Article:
Recently, I've started writing a character that is completely unlike who I am. It worries me if I write a "gay" character in a convincing way or not. In general I write males in a fairly similar fashion. They're either family oriented (which a majority are) or very singularly focused. Part of this problem is that I don't like loose ends like "open relationships". But this isn't about relationships...I'll write that later, this is about sexual orientation.
I have had one character that I've written for online role play who is a gay character. At the time, I was just experimenting and ended up going on some very cliche routes. Most of it was for reaction purposes because I was role playing with many young, straight males. The character, Demonycus, was openly and flamboyantly gay. He'd be flirty with other males, cross-dress, wear "alternative" clothing and had an obsession with snakes. As the role play progressed other players were just annoyed by my "gay antics" so I stopped the act all together and just played along with no suggestions.
As I've matured and further developed Demonycus for other purposes, his sexuality became less of a spectacle and more a part of who he was. Demy is now not always trying to show off his homosexuality, but rather adopts the alternative life-style. He feels both pride and oppression for his sexuality and deals with it more rationally. In role plays, I usually do not bring up his sexuality unless it can be played into the story.
So there is my first example of a slightly failed attempt to write something I was totally unfamiliar with outside of what media portrayed. Now that I've gone through more material including scientific research and social experiences, I feel a bit more confident about what I am writing.
My first step for this character, because he was to be an antagonist was to design him in a way that made him unique and believable. I did my archetype exercise where I imagined an archetype or cliche role and added something unexpected.
So my conquering overlord was a powerful and well-respected general. He was ruthless, disciplined and strong. To add something that didn't fit I decided to play "what if" and asked myself, "What if he was also gay?" And it worked beautifully. Now one of the antagonists has other motives to betray his people and join the enemy, which I did not have before.
What I worry about however is that my story will come off as a bit preachy for either Pride supporters or anti-gays. While personally I am against the whole movement and I know that will show through my writing, I do not want to be unfair to my character because of it.
I have to keep reminding myself that bad things will happen to my gay character NOT BECAUSE OF HIS SEXUALITY...it's because he's a complete douche-bag. (Well...he IS). The character is immoral (according to the beliefs of the world) in other ways too. I keep checking myself to make sure I'm not villainizing him because of his sexuality, that's only a small part of it.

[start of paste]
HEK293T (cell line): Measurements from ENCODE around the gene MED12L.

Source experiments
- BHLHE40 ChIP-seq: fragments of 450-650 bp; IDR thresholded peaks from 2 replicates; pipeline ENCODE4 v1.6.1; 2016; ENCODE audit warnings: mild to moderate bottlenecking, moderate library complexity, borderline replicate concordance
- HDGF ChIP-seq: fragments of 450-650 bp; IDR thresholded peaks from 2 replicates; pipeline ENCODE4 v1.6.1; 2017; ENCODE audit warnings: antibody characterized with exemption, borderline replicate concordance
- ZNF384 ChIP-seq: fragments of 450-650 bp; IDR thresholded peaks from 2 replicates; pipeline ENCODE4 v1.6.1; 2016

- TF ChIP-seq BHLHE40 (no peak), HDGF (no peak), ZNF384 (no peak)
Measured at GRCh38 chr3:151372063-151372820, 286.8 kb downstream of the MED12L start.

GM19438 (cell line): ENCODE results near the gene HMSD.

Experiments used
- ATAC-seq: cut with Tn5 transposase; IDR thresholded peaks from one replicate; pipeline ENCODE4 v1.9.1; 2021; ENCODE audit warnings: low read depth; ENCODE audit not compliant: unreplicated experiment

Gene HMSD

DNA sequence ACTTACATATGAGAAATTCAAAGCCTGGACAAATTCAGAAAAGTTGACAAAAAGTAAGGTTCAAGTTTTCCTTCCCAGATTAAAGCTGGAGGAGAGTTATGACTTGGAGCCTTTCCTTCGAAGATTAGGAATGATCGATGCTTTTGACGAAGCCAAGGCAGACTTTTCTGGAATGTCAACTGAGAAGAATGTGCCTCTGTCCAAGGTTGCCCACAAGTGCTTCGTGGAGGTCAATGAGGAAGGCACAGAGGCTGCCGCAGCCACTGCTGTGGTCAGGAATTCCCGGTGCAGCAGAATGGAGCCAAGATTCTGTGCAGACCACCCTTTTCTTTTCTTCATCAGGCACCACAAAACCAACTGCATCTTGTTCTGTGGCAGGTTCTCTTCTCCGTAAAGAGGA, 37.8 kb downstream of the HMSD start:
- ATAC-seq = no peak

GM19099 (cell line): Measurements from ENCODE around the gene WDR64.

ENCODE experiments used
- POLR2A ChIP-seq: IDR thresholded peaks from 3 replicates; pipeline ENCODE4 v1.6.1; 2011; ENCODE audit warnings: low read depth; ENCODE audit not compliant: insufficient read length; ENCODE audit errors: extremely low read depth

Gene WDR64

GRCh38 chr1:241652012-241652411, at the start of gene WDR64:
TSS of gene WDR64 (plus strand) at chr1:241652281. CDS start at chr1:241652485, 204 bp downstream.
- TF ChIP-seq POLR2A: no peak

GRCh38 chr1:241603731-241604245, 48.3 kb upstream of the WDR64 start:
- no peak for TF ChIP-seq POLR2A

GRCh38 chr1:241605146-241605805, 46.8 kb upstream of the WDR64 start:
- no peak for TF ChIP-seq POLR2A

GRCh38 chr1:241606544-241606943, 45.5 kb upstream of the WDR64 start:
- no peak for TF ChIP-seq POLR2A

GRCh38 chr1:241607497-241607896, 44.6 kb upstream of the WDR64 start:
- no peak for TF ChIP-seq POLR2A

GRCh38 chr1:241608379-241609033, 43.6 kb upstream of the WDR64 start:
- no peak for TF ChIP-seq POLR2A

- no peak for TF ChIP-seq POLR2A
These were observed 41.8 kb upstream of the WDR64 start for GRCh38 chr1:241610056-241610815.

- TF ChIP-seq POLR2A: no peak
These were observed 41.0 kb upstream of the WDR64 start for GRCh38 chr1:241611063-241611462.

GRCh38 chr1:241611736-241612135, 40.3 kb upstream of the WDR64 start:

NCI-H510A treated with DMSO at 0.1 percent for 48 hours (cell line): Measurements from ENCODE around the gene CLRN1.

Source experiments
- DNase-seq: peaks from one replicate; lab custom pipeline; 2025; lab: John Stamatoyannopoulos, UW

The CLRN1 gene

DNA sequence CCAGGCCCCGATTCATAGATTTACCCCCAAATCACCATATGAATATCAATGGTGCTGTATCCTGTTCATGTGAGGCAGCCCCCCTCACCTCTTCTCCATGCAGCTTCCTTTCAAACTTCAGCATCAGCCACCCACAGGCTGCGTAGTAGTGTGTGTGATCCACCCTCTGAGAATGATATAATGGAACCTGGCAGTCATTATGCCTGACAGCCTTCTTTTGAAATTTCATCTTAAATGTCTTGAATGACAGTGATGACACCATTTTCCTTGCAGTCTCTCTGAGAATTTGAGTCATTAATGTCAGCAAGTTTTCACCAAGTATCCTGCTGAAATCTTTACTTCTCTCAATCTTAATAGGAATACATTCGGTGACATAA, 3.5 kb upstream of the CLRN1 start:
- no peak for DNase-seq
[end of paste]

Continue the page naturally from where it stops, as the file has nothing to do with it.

Recently I happened upon a live journal blog full of fantasy writing rants and was happy to find one specifically on my fears. Writing Homosexual characters. (See it here). So far I think I'm in the clear. Taking the bullet points from the rant here:
1) No hinting - It will be blatantly open that the general is homosexual and has a bi-sexual partner. There are also other lesser characters that fall into the homosexual category but the thing is that I don't plan to make sex too much of a deal in my stories. Except possibly in the third one but that one is more about unwanted pregnancy.
2) Angst - The homosexual characters are older men. Two of them have been married (on and off) for the equivalent of 20 years. (Although they're married mostly for political reasons now rather than any affection. They're tired of each other.) Point is that they've past the "angsty" age of teens and 20s.
3) Rape Lesbians - Hmmm...don't really have open lesbians in my story. Bit unfair really, but I'm not about to make a "point" with my story and add them. The story works with the homosexual general, the female character who is sort of raped (not really) certainly doesn't become a lesbian because of it.
4)Fashion Templates - Yeah not gonna touch that one. Definitely not about fashion...generals wear armor and uniforms. That's that.
5)Idealize the gay love - Definitely not. The homosexual couple have it tough and disagree plenty. Their relationship has grown cold and both know that the other is cheating. One with both men and women (has a bastard child) and the other who buys male slaves. Aren't they the CUTEST COUPLE?
6) Keep the characters consistent even "in love" - Well, the general is no longer "in love" with his married partner. And although he is attracted to another character there is a distinct difference between "love" and "lust" or "attraction". Although I'm sure occasionally the couple get it on. They were in love in the past.
7)No "Gay Message Fantasy" - Definitely NOT. The focus of the story is on other characters anyway. So yeah...the message is clearly different.
I think I'll rant about relationships next.
What you should get from this is:
1) Read the Rant and follow the tips it gives about including homosexuals in your fantasy
2) Research Behavior studies and different homosexual philosophies throughout history.
(For example, see about homosexuality in ancient Greece and Rome, the Bible, and beyond. It's very different).